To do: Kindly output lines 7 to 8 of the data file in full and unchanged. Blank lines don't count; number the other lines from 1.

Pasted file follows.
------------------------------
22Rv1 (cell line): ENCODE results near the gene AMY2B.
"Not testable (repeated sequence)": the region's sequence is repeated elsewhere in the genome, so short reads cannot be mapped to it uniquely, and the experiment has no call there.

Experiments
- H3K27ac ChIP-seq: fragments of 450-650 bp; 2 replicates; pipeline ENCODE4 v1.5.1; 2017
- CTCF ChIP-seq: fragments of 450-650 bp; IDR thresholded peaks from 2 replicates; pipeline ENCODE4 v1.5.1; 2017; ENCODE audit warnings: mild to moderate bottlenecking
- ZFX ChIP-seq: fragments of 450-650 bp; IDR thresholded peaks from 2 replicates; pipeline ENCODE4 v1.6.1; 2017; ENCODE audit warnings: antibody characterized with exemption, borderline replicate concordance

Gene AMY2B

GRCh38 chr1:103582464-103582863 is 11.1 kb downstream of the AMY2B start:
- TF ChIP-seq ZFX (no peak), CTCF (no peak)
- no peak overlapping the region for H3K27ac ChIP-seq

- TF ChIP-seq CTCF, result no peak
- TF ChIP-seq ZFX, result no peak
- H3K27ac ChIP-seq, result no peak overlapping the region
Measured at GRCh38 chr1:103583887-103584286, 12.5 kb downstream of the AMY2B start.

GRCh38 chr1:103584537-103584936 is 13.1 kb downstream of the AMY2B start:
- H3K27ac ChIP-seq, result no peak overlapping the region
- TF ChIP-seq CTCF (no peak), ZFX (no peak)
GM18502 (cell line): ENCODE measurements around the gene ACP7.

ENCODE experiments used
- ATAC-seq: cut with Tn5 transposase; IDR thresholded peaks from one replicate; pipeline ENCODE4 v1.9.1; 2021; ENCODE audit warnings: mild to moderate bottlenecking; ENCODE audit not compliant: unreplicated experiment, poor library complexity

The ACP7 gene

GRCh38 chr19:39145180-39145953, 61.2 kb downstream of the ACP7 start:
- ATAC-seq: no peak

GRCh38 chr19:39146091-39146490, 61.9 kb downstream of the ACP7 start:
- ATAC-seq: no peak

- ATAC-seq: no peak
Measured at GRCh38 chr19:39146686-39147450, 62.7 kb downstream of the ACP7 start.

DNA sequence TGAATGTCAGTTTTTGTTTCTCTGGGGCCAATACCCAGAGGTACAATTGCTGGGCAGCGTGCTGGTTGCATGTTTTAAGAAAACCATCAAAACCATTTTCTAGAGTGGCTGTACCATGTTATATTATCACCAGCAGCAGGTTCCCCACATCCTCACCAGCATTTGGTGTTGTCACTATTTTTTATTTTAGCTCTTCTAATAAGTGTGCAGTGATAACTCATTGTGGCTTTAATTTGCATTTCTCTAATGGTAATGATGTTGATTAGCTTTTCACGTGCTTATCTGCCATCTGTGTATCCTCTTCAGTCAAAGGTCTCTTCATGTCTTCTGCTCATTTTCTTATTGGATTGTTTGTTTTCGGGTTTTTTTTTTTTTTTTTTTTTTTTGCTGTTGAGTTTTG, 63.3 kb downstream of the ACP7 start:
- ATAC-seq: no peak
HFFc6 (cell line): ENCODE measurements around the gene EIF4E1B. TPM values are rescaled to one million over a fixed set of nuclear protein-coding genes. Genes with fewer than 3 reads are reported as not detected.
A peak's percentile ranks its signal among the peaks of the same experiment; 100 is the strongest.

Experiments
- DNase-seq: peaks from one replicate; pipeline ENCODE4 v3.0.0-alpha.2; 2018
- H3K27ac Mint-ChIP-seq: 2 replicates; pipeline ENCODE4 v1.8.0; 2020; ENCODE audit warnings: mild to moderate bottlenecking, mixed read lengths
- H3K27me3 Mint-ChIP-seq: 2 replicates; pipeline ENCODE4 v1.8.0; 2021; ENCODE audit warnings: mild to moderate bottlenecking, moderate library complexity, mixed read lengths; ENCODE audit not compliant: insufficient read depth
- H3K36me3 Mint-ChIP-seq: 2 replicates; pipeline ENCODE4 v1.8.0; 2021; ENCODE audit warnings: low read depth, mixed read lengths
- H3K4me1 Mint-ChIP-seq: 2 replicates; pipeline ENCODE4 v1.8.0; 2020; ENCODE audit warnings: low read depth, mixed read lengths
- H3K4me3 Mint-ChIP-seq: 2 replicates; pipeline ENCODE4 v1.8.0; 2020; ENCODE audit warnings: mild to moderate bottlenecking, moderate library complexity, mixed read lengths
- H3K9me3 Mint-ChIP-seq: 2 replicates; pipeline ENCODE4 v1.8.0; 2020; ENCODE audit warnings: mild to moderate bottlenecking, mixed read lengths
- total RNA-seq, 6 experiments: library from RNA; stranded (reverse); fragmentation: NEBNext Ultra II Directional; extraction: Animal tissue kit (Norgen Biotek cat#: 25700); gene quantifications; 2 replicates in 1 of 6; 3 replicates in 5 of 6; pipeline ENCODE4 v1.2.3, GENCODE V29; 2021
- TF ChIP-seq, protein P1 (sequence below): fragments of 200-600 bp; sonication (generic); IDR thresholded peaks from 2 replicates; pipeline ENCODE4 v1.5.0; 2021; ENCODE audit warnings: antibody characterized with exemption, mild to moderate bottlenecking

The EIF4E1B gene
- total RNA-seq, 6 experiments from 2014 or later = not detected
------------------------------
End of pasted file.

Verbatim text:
Gene AMY2B

GRCh38 chr1:103582464-103582863 is 11.1 kb downstream of the AMY2B start: